Having become a professional writer for some time since retiring from his day job Gene looks back at the path he followed and the possible opportunities he left sitting on the table when his choices were made. He realizes he could be further along, but as he stated in Part One of this interview, family is first. My feeling after spending some time with him during this interview is that friends are second with writing being the love that he feels still needs consummation.
FEARnet: Right now the publishing industry is the wild, wild west. The problem with the easier you make technology the more every Tom, Dick, and Harry can come out of the woodwork thinking they have talent. So, for you, how is full-time writing in that environment?
Gene O'Neill: Because I fooled around in the investment business and made a few bucks so I can do what I want to, I decided, some time ago, that I didn't want to be included in Amazon.com with a bunch of unvetted writers that wrote a lot of junk... some great writers in there too. What I wanted to do was if I can't make it in the mass market, which I'm still fooling with or maybe a movie or TV or something down the road, then what I want to do is leave my grandkids a whole bookshelf, which they have already started, of all my printed really nice books. They've got about thirty or thirty-five of them now up on that bookshelf and I'm going to continue to scramble and do that until somebody wants to pull out that thing where they don't resuscitate me because I’m worth more dead than alive.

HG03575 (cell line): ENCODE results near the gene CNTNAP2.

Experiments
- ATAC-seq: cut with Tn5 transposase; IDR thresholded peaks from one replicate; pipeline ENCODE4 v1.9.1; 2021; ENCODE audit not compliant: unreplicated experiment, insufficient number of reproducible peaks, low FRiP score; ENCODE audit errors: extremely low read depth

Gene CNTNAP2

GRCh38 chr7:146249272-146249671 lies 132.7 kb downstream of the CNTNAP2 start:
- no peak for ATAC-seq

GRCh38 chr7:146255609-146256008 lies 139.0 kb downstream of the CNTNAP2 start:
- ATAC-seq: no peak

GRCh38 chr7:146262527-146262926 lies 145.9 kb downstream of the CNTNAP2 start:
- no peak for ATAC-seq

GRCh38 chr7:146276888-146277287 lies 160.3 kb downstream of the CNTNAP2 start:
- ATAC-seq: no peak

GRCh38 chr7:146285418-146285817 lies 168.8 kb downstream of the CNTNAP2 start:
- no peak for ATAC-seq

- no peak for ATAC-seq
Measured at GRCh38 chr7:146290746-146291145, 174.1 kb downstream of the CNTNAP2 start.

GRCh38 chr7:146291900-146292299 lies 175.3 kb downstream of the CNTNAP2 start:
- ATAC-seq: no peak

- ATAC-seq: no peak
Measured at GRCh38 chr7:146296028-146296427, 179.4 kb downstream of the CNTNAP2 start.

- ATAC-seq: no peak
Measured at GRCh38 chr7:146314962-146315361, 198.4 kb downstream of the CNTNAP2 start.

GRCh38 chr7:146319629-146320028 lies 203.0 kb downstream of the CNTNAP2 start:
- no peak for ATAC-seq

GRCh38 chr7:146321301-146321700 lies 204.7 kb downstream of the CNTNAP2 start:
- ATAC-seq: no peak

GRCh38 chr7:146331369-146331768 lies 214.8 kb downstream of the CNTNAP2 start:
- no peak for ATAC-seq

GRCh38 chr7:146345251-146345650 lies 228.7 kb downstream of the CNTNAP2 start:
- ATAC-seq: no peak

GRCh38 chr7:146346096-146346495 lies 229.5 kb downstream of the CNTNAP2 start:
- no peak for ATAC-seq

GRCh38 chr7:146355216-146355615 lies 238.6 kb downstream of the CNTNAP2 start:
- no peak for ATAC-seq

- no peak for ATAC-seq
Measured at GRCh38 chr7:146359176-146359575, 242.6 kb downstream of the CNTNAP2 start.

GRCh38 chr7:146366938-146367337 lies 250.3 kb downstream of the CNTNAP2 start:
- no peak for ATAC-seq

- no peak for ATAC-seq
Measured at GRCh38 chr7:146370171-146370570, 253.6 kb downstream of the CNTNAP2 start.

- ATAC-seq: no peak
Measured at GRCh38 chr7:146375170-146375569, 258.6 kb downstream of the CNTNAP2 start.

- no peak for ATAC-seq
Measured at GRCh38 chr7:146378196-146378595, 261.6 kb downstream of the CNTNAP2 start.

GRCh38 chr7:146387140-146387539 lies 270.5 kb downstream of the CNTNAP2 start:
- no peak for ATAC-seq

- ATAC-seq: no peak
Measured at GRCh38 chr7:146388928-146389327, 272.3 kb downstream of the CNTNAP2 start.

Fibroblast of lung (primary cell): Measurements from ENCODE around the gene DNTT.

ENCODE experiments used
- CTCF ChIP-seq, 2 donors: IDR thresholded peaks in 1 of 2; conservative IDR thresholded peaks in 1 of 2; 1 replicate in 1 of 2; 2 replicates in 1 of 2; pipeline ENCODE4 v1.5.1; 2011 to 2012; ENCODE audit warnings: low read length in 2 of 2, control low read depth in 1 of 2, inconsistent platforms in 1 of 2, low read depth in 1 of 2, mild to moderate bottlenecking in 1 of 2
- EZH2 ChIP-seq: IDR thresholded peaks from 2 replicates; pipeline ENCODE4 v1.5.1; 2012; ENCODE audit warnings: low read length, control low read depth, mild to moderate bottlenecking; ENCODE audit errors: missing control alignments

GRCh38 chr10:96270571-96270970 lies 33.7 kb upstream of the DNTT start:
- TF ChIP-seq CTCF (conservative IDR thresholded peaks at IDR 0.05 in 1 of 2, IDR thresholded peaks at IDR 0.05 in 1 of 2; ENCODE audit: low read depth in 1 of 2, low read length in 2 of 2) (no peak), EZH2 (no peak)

I didn't make good selections in my early days either of how to write. I wrote from the early days mixed genre stuff - science fiction and horror, science fiction and fantasy. The Burden of Indigo, which I am probably most famous for, is science fiction and fantasy. In the early days I took a path which I wouldn't advise a young writer even nowadays. Your name is a brand name in your field. If you write horror, write horror and admit you write horror and pursue it. But if you write a whole bunch of different stuff sometimes you have trouble getting published.
But isn't that the way of Nolan, Lansdale and others that they write all over in different fields?
No it didn't hurt them. But they got established in... like Nolan he got established early in science fiction with Logan's Run which is pure science fiction and a movie and such. So there are lots of different paths that people take.
With the knowledge you have now, if we were to send you back in time you would take a different path?
If I had known, not sounding big-headed which I'm not, I would have started writing that long stuff when those agents were contacting me because I could have established a record in the mass market in those days as a novelist. Regardless of what is going on in the wild, wild west if you are an established novelist you can still make a few bucks. If you sell something to the movies, TV or whatever then all of your books sell.
Have you had anybody approach you for film or television on any of your books?
Yeah. The Burden of Indigo has had interest in it three times. In fact, that would have been my first mass market book. Early on an editor for Bantam read and got back to me in a week.